Of this steadfast and dangerous man Clarendon has left one of those Titianesque portraits in which he excelled. "He was a man," says the historian, "of great parts and extraordinary endowment of nature, and of great observation and a piercing judgment both into things and persons; but his too good skill in persons made him judge the worse of things, and so that upon the matter he wholly relied upon himself; and discerning many defects in most men, he too much neglected what they said or did. Of all his passions his pride was most predominant, which a moderate exercise of ill fortune might have corrected and reformed; and which was by the hand of Heaven strangely punished by bringing his destruction on him by two things that he most despised—the people and Sir Harry Vane. In a word, the epitaph which Plutarch records that Sylla wrote for himself may not be unfitly applied to him—'that no man did ever pass him either in doing good to his friends or in doing harm to his enemies.' "

Izaak Walton, that amiable old angler, lived for some years (1627 to 1644) of his happy and contented life in a house (No. 120) on the west side of Chancery Lane (Fleet Street end). This was many years before he published his "Complete Angler," which did not, indeed, appear till the year before the Restoration. Yet we imagine that at this time the honest citizen often sallied forth to the Lea banks with his friends, the Roes, on those fine cool May mornings upon which he expatiates so pleasantly. A quiet man and a lover of peace was old Izaak; and we may be sure no jingle of money ever hurried him back from the green fields where the lark, singing as she ascended higher and higher into the air, and nearer to the heavens, excelled, as he says, in her simple piety "all those little nimble musicians of the air (her fellows) who warble forth their various ditties with which Nature has furnished them, to the shame of art." Refreshed and exhilarated by the pure country air, we can fancy Walton returning homeward to his Chancery Lane shop, humming to himself that fine old song of Marlowe's which the milkmaid sung to him as he sat under the honeysuckle-hedge out of the shower,—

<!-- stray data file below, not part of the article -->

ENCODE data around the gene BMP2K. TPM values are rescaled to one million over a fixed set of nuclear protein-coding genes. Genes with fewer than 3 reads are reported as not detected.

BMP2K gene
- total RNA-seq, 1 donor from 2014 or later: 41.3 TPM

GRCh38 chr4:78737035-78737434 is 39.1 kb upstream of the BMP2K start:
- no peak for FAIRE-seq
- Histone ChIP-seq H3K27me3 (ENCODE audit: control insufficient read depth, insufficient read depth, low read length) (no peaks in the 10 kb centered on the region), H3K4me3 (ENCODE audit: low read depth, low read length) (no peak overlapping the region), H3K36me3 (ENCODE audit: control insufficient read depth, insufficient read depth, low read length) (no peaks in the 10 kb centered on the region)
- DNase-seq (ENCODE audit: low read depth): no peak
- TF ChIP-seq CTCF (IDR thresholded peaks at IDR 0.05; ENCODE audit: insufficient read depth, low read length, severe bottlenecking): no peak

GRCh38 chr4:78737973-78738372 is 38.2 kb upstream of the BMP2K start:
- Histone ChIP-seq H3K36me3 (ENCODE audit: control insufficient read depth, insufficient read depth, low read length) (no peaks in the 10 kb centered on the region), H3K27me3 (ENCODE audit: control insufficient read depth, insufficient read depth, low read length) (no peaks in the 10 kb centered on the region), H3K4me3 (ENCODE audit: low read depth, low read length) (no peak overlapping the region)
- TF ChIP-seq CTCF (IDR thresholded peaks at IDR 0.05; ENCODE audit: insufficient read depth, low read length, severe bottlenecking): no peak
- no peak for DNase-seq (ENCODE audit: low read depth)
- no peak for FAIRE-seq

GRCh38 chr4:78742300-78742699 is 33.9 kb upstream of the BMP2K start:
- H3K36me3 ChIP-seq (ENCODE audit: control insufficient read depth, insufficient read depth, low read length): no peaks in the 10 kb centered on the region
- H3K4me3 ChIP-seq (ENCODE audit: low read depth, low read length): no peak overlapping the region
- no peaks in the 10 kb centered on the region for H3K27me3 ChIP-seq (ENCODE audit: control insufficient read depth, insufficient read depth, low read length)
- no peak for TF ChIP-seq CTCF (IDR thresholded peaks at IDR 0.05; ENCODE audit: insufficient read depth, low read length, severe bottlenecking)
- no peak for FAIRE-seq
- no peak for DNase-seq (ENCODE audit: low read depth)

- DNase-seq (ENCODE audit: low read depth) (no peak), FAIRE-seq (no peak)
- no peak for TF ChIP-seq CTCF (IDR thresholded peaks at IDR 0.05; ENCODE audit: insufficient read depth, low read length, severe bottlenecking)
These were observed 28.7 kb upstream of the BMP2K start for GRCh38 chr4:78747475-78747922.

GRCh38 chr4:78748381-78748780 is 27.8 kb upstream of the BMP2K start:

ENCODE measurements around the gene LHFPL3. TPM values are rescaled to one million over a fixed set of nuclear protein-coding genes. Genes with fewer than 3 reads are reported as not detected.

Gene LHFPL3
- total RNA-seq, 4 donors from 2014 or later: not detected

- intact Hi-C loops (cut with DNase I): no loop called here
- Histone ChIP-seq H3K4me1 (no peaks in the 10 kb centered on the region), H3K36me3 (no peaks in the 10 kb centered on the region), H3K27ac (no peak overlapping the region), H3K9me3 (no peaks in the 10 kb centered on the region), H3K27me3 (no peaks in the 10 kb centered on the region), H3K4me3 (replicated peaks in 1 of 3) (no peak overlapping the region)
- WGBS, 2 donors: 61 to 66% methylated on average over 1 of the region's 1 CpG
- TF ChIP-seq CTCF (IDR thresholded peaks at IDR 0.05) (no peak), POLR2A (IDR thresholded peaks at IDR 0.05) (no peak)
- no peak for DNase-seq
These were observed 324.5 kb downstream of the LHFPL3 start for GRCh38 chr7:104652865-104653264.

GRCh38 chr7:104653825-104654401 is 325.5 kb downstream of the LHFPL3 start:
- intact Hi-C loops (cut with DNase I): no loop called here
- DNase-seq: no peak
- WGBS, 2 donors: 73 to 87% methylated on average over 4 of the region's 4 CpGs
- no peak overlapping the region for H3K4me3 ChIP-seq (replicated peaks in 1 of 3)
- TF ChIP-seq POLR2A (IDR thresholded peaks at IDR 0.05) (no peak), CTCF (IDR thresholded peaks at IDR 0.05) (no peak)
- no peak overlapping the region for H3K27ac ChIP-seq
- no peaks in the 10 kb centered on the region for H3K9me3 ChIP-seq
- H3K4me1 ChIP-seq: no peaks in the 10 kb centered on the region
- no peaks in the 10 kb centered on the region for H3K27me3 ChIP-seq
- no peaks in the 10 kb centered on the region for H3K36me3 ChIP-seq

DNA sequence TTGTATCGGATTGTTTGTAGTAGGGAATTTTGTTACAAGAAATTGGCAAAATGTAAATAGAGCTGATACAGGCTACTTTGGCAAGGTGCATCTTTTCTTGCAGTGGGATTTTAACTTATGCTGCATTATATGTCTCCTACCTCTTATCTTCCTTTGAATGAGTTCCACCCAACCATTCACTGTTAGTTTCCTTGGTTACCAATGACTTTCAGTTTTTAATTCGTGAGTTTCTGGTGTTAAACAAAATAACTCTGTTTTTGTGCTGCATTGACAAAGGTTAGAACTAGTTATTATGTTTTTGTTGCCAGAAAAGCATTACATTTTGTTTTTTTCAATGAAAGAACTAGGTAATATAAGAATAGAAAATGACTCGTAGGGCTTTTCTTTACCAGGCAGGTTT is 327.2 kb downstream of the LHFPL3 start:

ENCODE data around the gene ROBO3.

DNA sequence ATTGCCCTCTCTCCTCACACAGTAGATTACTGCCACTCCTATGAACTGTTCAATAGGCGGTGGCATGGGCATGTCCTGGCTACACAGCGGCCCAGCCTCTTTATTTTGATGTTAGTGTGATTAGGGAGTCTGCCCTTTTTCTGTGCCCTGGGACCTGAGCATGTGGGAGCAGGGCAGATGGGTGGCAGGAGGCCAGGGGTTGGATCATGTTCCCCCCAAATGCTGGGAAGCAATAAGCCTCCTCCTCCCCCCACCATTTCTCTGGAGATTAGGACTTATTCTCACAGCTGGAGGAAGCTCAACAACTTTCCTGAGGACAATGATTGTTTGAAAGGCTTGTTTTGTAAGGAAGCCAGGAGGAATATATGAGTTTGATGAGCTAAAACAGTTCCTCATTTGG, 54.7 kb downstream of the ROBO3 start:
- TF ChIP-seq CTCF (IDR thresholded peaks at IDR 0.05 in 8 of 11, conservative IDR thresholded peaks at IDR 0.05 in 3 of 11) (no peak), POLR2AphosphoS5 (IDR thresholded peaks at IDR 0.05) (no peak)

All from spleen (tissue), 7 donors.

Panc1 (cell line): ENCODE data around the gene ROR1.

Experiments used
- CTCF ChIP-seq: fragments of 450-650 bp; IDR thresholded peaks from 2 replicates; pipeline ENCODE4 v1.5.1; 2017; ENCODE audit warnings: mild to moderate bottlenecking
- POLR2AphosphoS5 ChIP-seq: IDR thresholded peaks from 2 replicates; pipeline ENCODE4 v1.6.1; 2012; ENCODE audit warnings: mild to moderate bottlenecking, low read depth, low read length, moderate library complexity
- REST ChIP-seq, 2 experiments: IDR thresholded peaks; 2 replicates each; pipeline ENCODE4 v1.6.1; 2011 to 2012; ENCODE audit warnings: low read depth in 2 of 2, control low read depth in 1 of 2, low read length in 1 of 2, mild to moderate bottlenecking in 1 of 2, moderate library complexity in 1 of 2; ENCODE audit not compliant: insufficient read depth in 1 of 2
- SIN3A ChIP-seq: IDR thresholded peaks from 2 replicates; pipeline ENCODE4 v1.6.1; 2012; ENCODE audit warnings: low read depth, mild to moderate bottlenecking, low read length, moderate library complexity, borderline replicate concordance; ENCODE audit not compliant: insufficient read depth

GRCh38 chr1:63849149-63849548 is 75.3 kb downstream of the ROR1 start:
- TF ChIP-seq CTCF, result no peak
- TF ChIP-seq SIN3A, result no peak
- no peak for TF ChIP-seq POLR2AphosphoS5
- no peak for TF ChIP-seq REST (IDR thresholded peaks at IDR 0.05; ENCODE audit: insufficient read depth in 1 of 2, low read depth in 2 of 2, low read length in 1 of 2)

"Come live with me and be my love,
And we will all the pleasures prove
That valleys, groves, or hills, or field,
Or woods, or steepy mountain, yield."

How Byron had the heart to call a man who loved such simple pleasures, and was so guileless and pure hearted as Walton, "a cruel old coxcomb," and to wish that in his gullet he had a hook, and "a strong trout to pull it," we never could understand; but Byron was no angler, and we suppose he thought Walton's advice about sewing up frogs' mouths, &c., somewhat hard-hearted.